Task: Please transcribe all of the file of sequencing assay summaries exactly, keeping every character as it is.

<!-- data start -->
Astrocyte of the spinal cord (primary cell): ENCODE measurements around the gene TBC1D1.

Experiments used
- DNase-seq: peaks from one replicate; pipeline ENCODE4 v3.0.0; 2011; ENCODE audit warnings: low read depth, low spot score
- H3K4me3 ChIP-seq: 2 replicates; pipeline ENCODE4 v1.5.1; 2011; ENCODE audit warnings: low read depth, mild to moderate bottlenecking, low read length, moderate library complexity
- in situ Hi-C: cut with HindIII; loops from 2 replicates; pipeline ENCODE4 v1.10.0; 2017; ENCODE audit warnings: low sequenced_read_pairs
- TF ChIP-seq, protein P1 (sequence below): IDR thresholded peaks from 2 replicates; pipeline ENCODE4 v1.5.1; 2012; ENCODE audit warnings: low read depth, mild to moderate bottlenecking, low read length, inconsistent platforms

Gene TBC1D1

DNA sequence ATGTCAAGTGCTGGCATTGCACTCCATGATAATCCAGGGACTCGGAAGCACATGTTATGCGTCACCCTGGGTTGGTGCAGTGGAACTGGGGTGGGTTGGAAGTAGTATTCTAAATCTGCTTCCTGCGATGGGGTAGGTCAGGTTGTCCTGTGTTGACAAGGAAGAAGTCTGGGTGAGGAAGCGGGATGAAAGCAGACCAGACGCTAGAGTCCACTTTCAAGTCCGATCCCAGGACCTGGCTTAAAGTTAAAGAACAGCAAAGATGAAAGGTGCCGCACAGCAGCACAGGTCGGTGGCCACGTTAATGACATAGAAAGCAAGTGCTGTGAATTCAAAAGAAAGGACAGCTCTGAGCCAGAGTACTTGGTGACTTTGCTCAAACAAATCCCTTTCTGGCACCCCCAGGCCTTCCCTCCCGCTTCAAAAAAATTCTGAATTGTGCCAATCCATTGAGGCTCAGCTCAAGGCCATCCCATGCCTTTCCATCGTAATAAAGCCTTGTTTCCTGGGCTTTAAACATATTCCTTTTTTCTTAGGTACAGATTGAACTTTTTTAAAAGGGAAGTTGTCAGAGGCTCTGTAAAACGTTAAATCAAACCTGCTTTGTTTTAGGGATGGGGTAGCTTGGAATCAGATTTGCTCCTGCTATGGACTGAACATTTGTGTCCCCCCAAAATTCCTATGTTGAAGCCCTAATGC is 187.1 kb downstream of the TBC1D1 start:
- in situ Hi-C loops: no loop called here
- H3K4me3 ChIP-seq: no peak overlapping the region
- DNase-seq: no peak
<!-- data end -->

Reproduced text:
Astrocyte of the spinal cord (primary cell): ENCODE measurements around the gene TBC1D1.

Experiments used
- DNase-seq: peaks from one replicate; pipeline ENCODE4 v3.0.0; 2011; ENCODE audit warnings: low read depth, low spot score
- H3K4me3 ChIP-seq: 2 replicates; pipeline ENCODE4 v1.5.1; 2011; ENCODE audit warnings: low read depth, mild to moderate bottlenecking, low read length, moderate library complexity
- in situ Hi-C: cut with HindIII; loops from 2 replicates; pipeline ENCODE4 v1.10.0; 2017; ENCODE audit warnings: low sequenced_read_pairs
- TF ChIP-seq, protein P1 (sequence below): IDR thresholded peaks from 2 replicates; pipeline ENCODE4 v1.5.1; 2012; ENCODE audit warnings: low read depth, mild to moderate bottlenecking, low read length, inconsistent platforms

Gene TBC1D1

DNA sequence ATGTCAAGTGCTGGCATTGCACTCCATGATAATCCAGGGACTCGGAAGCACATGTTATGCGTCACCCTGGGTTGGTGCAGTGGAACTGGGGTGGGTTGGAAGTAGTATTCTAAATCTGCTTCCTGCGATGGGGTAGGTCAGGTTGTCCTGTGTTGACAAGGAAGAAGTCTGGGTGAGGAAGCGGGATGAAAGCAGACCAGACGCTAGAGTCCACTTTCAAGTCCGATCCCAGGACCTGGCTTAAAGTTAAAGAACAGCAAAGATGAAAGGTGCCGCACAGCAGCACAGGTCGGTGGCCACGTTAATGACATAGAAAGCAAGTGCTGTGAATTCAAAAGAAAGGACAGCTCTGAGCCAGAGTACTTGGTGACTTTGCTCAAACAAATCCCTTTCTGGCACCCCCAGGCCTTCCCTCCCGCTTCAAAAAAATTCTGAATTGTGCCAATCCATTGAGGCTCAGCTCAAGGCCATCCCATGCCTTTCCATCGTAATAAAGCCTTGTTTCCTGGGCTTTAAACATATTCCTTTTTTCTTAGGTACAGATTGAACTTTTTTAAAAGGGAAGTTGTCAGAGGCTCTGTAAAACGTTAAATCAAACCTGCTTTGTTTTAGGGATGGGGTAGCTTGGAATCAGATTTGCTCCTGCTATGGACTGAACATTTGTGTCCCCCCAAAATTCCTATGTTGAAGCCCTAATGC is 187.1 kb downstream of the TBC1D1 start:
- in situ Hi-C loops: no loop called here
- H3K4me3 ChIP-seq: no peak overlapping the region
- DNase-seq: no peak